Planes of Power
The Astral Plane
The Astral Plane is the plane of thought, memory, and psychic energy; it is where gods go when they die or are forgotten (or, most likely, both). It is a barren place with only rare bits of solid matter. The Astral Plane is unique in that it is infinitesimal instead of infinite; there is no space or time here, though both catch up with you when you leave. The souls of the newly dead from the Prime Material Plane pass through here on their way to the afterlife or Outer Planes.
Understanding what the Astral is is difficult. Some sage once said, “if the multiverse were a theater, then the Astral plane would be the scaffolding that the scenery was built on.” (Another sage called him an idiot, and all these arguments rage on today about the nature of the Astral.)
The most common feature of the Astral Plane is the silver cords of travelers using an astral projection spell. These cords are the lifelines that keep travelers of the plane from becoming lost, stretching all the way back to the traveler’s point of origin.
Dead gods are here as “god-isle”s. A god-isle is the immense petrified remains of a dead god that float on the Astral Plane, where Githyanki and others often mine them for minerals and build communities on their stony surfaces. Tu’narath, the capital city of the Githyanki, is built on the petrified corpse of a dead god known only as “The One in the Void.” God-isles often have unusual effects on those nearby, including causing strange dreams of things that happened to the god when it was alive. God-isles are also the only locations on the Astral Plane that are known to possess gravity, although that gravity is subjective to your orientation on the isle.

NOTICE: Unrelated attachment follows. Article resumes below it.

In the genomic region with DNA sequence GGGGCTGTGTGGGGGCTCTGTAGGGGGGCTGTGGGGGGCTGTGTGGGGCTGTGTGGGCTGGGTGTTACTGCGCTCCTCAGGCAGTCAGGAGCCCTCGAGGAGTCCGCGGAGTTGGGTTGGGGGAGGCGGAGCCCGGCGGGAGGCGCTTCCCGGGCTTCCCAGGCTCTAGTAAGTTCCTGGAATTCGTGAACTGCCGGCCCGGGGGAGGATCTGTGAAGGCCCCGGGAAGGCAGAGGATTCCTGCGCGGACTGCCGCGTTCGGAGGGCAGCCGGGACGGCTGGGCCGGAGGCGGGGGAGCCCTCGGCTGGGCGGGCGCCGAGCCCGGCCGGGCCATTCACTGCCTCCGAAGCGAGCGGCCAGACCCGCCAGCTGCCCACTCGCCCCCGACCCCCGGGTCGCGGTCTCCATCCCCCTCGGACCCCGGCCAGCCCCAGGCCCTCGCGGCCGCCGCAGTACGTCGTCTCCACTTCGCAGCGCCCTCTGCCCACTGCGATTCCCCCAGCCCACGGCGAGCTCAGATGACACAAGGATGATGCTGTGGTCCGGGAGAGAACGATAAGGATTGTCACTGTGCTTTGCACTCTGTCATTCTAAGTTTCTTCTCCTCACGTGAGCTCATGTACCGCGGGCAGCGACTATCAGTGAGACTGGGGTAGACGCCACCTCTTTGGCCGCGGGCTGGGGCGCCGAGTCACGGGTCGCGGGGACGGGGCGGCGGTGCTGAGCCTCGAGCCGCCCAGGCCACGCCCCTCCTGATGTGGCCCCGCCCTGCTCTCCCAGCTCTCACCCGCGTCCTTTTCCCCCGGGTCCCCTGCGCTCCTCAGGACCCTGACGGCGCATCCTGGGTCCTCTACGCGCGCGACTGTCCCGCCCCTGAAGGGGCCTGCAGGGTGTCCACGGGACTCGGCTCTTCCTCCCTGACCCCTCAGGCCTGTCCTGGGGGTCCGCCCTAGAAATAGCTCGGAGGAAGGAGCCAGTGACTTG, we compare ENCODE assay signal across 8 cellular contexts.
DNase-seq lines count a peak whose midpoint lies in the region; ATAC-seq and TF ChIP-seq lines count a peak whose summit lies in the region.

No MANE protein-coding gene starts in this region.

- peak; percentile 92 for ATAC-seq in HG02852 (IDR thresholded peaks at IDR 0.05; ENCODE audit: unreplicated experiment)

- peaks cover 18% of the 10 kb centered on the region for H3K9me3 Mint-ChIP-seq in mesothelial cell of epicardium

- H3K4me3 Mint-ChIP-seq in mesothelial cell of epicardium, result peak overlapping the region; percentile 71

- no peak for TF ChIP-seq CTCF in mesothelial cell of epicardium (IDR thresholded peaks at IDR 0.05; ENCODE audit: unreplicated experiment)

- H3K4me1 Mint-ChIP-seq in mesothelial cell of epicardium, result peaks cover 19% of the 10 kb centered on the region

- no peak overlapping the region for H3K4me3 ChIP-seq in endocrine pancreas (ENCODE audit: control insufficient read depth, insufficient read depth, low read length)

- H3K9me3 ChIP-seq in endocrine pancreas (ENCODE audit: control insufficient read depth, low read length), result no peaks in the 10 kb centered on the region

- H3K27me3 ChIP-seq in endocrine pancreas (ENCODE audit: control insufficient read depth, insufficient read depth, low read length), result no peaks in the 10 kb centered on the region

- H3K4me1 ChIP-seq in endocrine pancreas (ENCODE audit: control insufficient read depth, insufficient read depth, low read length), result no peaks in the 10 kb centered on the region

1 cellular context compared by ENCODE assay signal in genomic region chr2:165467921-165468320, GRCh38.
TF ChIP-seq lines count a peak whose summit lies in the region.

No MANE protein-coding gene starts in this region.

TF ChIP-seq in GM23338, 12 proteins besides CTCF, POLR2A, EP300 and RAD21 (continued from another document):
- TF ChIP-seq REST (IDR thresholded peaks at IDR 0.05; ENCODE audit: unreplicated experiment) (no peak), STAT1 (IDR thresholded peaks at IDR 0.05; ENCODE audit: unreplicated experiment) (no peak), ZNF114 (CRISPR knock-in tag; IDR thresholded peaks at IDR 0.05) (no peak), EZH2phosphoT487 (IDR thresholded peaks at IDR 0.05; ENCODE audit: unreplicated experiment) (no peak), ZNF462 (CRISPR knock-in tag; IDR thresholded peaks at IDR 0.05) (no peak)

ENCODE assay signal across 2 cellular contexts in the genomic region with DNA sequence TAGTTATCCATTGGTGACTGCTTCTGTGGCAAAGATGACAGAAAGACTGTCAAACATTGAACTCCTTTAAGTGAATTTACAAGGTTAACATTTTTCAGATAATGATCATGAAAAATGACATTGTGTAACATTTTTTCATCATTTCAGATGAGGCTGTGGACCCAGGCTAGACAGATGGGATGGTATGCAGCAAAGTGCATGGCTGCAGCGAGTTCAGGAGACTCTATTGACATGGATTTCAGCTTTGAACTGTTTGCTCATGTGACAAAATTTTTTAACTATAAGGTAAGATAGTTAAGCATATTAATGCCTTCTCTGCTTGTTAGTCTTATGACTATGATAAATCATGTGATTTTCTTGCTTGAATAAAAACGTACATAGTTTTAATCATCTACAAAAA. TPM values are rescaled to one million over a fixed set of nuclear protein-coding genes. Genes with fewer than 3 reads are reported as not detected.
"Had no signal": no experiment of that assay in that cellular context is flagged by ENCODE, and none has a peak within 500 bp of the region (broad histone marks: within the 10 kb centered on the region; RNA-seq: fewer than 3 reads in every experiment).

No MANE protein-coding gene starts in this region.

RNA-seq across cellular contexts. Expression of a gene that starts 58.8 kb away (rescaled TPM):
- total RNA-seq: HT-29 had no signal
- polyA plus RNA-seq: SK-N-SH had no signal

The Astral plane is often used as a method of travel since it touches every Prime Material plane is existence as well as the first layer of every Outer plane.
A color pool is a type of gate used to move from the Astral to somewhere else. They can only be seen from the Astral and the color tells you the destination plane. Color pools are two dimensional, so they can be difficult to spot or find as one’s perspective needs to be just right to see them.